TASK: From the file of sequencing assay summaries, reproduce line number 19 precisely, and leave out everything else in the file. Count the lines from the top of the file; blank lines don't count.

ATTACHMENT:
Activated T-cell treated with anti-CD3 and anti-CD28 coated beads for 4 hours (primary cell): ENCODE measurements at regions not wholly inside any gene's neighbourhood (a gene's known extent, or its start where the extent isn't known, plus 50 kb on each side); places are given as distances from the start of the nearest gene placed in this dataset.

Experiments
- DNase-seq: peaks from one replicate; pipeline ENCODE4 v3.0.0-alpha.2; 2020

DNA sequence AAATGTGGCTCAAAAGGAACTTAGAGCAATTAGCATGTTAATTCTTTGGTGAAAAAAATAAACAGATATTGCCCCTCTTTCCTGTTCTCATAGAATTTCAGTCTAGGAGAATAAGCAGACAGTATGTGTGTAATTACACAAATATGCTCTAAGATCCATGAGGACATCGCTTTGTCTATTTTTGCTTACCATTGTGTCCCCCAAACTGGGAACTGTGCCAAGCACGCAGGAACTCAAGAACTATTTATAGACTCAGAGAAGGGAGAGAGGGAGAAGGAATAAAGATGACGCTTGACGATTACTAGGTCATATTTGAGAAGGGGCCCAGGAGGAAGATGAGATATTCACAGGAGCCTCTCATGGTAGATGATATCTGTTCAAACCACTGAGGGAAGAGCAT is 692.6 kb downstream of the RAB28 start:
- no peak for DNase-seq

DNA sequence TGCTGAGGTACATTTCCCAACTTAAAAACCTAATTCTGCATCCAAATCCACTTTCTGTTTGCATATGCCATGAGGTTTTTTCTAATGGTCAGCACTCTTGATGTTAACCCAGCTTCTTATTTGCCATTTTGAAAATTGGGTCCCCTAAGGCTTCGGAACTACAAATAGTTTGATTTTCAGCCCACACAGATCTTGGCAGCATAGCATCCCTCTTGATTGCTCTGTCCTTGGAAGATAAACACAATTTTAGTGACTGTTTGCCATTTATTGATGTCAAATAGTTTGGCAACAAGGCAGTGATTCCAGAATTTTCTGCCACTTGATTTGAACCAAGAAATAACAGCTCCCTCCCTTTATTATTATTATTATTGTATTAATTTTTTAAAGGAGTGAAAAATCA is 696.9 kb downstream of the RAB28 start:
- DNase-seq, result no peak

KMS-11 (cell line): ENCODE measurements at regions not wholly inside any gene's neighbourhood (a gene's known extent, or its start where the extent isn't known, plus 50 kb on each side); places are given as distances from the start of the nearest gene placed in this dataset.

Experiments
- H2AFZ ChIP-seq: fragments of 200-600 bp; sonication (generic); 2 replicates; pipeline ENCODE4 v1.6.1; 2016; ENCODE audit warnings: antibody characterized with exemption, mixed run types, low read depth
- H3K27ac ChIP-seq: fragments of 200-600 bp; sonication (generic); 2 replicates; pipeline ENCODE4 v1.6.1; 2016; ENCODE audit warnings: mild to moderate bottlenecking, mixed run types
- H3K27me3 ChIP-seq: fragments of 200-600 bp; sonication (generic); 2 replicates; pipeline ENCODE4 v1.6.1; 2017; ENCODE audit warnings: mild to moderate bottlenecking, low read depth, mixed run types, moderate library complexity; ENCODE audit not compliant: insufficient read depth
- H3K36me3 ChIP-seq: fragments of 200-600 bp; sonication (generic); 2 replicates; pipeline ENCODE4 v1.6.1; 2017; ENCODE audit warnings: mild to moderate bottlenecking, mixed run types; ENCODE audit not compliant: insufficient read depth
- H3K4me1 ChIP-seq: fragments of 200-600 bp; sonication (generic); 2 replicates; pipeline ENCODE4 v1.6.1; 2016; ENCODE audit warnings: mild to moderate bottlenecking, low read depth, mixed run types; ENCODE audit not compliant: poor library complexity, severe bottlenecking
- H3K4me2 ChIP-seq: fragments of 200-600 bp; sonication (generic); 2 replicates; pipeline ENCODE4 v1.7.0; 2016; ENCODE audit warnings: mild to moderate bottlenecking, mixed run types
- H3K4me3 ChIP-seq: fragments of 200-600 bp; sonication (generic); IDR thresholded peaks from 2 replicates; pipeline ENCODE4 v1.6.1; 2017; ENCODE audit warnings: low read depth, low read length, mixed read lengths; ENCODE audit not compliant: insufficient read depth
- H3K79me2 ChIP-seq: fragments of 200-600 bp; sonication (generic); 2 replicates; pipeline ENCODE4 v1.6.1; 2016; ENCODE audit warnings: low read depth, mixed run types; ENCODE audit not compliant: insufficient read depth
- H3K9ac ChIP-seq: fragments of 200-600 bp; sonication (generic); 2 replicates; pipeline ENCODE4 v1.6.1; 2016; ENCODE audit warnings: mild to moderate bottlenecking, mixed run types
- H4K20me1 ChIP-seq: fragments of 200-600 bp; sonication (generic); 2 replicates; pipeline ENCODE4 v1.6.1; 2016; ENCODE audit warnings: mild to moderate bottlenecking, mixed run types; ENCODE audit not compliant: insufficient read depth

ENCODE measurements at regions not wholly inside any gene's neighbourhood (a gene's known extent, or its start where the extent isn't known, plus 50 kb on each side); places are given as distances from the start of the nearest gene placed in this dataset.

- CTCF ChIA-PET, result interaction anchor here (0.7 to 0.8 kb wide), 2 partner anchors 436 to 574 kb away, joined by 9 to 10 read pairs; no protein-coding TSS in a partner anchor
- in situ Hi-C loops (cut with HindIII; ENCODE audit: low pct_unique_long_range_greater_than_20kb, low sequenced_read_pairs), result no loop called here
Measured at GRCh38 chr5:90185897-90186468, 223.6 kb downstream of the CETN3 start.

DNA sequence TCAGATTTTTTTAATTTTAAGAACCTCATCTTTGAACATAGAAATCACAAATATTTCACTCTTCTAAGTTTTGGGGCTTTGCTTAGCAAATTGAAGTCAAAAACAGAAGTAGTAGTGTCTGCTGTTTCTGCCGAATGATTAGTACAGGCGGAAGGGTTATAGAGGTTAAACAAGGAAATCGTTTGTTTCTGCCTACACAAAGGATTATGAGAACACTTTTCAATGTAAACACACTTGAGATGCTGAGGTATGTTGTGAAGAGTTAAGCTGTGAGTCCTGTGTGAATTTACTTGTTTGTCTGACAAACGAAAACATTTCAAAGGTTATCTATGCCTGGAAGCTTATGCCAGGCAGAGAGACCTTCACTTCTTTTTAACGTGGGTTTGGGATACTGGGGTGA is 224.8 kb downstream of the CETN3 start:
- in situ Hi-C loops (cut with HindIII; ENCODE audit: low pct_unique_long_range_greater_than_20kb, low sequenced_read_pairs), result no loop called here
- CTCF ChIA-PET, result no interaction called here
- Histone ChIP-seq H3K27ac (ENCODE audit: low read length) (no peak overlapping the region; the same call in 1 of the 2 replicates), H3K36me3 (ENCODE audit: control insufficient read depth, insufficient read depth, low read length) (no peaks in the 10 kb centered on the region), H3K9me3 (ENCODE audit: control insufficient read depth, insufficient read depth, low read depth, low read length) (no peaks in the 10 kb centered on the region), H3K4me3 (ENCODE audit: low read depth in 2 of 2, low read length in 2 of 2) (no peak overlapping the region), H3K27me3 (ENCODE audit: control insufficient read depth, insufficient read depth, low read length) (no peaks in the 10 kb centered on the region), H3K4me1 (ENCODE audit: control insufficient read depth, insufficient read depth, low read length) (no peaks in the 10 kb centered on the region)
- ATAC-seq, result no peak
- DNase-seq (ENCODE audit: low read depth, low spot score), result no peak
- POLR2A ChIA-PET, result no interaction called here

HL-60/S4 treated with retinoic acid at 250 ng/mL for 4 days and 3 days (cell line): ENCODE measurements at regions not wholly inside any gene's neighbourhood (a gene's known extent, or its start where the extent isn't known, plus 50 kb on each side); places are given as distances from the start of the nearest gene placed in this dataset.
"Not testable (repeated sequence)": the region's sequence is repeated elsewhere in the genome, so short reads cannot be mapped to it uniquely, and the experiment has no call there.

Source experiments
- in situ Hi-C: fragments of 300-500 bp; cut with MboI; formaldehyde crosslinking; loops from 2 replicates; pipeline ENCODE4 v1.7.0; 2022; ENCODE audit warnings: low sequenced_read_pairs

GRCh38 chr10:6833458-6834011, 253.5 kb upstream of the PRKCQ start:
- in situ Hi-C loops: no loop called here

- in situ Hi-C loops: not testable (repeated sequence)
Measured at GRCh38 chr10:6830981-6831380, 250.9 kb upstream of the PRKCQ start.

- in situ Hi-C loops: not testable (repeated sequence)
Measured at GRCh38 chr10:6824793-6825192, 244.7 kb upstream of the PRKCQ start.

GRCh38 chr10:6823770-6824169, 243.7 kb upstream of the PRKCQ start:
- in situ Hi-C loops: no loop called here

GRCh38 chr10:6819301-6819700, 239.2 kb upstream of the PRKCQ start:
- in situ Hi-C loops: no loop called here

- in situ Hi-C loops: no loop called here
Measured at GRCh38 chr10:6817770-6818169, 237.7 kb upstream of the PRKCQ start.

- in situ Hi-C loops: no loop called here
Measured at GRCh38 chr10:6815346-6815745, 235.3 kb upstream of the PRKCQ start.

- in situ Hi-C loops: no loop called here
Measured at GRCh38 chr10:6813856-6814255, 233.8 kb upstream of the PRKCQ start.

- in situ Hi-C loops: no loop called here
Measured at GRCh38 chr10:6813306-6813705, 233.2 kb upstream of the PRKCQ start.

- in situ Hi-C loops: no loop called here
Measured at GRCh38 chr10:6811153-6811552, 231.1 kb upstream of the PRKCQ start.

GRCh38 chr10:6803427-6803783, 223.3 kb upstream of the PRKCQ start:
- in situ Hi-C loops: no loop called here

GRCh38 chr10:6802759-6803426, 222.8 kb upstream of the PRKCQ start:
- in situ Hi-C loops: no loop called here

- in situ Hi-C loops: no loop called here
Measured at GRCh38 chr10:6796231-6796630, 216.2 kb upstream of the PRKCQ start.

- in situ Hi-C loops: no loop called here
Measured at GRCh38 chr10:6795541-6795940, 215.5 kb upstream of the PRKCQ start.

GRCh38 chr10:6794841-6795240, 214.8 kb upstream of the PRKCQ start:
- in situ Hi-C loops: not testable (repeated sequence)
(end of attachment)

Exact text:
- H4K20me1 ChIP-seq: fragments of 200-600 bp; sonication (generic); 2 replicates; pipeline ENCODE4 v1.6.1; 2016; ENCODE audit warnings: mild to moderate bottlenecking, mixed run types; ENCODE audit not compliant: insufficient read depth